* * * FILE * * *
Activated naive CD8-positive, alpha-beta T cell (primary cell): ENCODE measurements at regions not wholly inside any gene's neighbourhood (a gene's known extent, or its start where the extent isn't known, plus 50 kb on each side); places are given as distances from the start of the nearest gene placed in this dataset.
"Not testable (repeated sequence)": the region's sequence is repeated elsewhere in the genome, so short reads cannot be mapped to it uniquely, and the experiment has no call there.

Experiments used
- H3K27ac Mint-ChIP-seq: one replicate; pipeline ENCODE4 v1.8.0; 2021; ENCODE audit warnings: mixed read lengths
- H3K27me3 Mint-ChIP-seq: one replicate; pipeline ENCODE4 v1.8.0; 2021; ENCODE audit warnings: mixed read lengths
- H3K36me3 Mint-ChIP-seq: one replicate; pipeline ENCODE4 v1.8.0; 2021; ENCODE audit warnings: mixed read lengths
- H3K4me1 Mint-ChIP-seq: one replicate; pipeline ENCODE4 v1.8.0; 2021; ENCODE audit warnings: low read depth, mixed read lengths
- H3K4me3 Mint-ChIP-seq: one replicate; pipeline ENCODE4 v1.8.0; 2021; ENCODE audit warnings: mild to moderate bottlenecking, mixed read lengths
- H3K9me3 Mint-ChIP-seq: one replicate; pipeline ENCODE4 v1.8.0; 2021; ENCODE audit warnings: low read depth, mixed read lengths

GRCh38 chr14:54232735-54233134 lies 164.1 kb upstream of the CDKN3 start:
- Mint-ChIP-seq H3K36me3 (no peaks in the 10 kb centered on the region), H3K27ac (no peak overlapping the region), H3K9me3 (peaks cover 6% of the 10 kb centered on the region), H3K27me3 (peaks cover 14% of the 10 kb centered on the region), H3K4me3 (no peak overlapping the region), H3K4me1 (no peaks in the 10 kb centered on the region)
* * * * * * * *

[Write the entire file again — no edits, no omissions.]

Activated naive CD8-positive, alpha-beta T cell (primary cell): ENCODE measurements at regions not wholly inside any gene's neighbourhood (a gene's known extent, or its start where the extent isn't known, plus 50 kb on each side); places are given as distances from the start of the nearest gene placed in this dataset.
"Not testable (repeated sequence)": the region's sequence is repeated elsewhere in the genome, so short reads cannot be mapped to it uniquely, and the experiment has no call there.

Experiments used
- H3K27ac Mint-ChIP-seq: one replicate; pipeline ENCODE4 v1.8.0; 2021; ENCODE audit warnings: mixed read lengths
- H3K27me3 Mint-ChIP-seq: one replicate; pipeline ENCODE4 v1.8.0; 2021; ENCODE audit warnings: mixed read lengths
- H3K36me3 Mint-ChIP-seq: one replicate; pipeline ENCODE4 v1.8.0; 2021; ENCODE audit warnings: mixed read lengths
- H3K4me1 Mint-ChIP-seq: one replicate; pipeline ENCODE4 v1.8.0; 2021; ENCODE audit warnings: low read depth, mixed read lengths
- H3K4me3 Mint-ChIP-seq: one replicate; pipeline ENCODE4 v1.8.0; 2021; ENCODE audit warnings: mild to moderate bottlenecking, mixed read lengths
- H3K9me3 Mint-ChIP-seq: one replicate; pipeline ENCODE4 v1.8.0; 2021; ENCODE audit warnings: low read depth, mixed read lengths

GRCh38 chr14:54232735-54233134 lies 164.1 kb upstream of the CDKN3 start:
- Mint-ChIP-seq H3K36me3 (no peaks in the 10 kb centered on the region), H3K27ac (no peak overlapping the region), H3K9me3 (peaks cover 6% of the 10 kb centered on the region), H3K27me3 (peaks cover 14% of the 10 kb centered on the region), H3K4me3 (no peak overlapping the region), H3K4me1 (no peaks in the 10 kb centered on the region)